A Goulburn parishioner with expertise in investigating abuse complaints says his faith is not shaken by the conviction and sentencing of disgraced cardinal George Pell on historic charges.
As a former local detective of 20 years, Matt Casey also says some evidence given in the Pell case may not be "safe" on appeal.
Mr Casey said he respected the jury's verdict. "I'm not saying it didn't happen … I feel sorry for the victims, but there is room for caution and I await the appeal with interest," he said.
Pell was sentenced to six years' prison with a non-parole period of three years, eight months by Judge Peter Kidd in Melbourne Victorian County Court on Wednesday morning.
He was convicted of one count of sexual penetration of a child under 16 and four counts of indecent acts on two boys committed 20 years ago while Archbishop of Melbourne.
Judge Kidd described the acts as "brazen and opportunistic," committed by a man who was well aware of his authority within the church.
Despite the absence of pre-planning in the offences, Judge Kidd said Pell's authority carried a "significant responsibility" not to do anything to the children's detriment.
Mr Casey is a former director of the Institute for Professional Standards and Safeguarding, established by Archbishop Christopher Prowse in 2015 in the wake of the Royal Commission into Institutional Responses to Child Sexual Abuse.
He retired from this role, which involved investigation and referral of complaints, in August 2017.
He has watched the Pell case closely from several perspectives.
"I've dealt with hundreds of victims and I think, in my whole experience, I've never seen anyone come forward who was completely making something up," he said.
My faith is rock solid, even though I recognise there are some significant issues to be addressed in Australia and throughout the world.Matt Casey
While he never believed anyone was lying, Mr Casey said in some cases the person the accuser nominated did not turn out to be the abuser, which he attributed to memory over the passage of time.
"I didn't sit through the Pell evidence, but from what I've heard, I find it hard to believe it was this person (Pell)," he said.
Mr Casey said he had great faith in the legal system, but he was also troubled by his own experience with cases in which he believed the outcome was a "lay-down misere," yet the jury returned a not guilty verdict. Other times, it worked in reverse.
He cited the fact that one of Pell's victims died before the case. It's understood the man had never made a complaint to the Church, and denied being abused when asked by his mother.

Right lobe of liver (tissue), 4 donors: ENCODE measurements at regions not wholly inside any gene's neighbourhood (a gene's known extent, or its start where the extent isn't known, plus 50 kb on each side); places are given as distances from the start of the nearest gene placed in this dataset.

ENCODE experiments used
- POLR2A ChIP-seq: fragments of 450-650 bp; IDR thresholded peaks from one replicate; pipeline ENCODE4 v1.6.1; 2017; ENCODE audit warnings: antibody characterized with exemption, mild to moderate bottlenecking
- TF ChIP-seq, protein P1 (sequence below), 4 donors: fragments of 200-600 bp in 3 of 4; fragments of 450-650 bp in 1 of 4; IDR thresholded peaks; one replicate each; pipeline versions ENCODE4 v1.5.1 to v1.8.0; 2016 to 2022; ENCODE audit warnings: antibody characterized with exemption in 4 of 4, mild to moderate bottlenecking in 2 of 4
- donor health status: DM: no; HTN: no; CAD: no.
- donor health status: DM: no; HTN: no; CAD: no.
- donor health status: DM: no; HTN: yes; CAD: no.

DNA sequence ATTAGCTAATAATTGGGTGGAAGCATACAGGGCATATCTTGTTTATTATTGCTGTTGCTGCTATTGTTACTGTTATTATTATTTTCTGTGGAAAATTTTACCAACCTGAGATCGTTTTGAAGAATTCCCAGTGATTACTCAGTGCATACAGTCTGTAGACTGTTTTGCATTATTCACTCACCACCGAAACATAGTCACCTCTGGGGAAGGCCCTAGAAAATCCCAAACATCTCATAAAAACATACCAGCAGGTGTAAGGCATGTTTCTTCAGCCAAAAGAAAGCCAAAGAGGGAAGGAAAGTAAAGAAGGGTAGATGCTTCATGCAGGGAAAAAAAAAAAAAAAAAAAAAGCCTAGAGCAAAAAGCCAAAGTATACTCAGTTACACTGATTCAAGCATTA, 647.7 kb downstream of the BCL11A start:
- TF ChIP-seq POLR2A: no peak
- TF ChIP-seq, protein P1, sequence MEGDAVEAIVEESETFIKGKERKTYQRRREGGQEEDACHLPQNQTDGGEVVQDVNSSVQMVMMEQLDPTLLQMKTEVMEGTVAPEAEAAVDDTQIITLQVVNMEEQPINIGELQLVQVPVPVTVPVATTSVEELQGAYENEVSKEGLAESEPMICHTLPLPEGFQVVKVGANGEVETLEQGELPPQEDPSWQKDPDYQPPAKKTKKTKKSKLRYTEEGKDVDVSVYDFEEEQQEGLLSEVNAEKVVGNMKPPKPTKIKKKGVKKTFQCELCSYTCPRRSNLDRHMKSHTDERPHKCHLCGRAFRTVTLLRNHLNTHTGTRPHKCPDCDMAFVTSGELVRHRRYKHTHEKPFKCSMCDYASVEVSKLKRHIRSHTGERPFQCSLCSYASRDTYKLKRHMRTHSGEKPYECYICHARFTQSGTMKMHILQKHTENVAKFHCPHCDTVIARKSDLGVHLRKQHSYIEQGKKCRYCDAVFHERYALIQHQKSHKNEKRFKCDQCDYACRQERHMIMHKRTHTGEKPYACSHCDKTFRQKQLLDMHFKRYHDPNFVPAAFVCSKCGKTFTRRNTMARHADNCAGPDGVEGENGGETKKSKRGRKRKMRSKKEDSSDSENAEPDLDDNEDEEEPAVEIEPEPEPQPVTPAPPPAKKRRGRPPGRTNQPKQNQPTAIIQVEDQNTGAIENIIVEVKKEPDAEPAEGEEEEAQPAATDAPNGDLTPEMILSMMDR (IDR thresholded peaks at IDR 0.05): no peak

Mr Casey is a regular churchgoer, but says his faith is not shaken by Pell's conviction and sentencing.
"One of the best bits of advice I ever received was from my father, who said 'Don't let the church get in the way of your faith'," he said.
"My faith is rock solid, even though I recognise there are some significant issues to be addressed in Australia and throughout the world … It's a failure of leadership, but I have been impressed by Christopher Prowse because he's trying to respond."
In his five and a half years working in ethics and professional standards with the Archdiocese, Mr Casey said Archbishops Mark Coleridge and Christopher Prowse made a "genuine commitment" to making the necessary changes.
"I wouldn't have stayed if I didn't see that commitment," he said.
His brother, Danny Casey, was appointed by Pell as business manager of the Sydney Archdiocese. He also went on to become project leader for the reforms Pell initiated in the Vatican's treasury, following the discovery of corruption and criminality.
While Matt Casey had met Pell, who was also a friend of his brother's, he said his comments were driven by his knowledge of the legal system, and not familial loyalty.
"If he (Pell) did it, it's reprehensible and a great betrayal of everything. If he didn't do it, it's also awful. There is no middle ground," he said.
Meantime, Archbishop of Canberra-Goulburn Christopher Prowse has acknowledged that Pell's conviction and sentencing has "profoundly disturbed the Catholic community in the Archdiocese".
The Archbishop declined to answer detailed questions, but issued the following statement on Wednesday morning.
"Given Cardinal Pell’s appeal of this decision, further comments on the matter from the Archdiocese will not be given.
"Once again, we commit ourselves to standing alongside all survivors of sex abuse. We continue in ensuring child safe environments in all we do.
"All of this is taking place during the penitential liturgical season of Lent. We find ourselves at a fresh Calvary. We wait in faith and hope for the dawn of Easter."
In February, when the suppression order on Pell's conviction was lifted, Archbishop Prowse also declined detailed comment, given the impending appeal.
But he said the revelations had "deeply shocked and disturbed us".
"We find in our hearts so many emotions and confusions," he said.
"We hold deeply in our hearts all survivors of sex abuse and their families. We pledge to do all we can to stand alongside them in prayerful, transparent vigilance."
- For crisis support, call Lifeline Australia: 13 11 14
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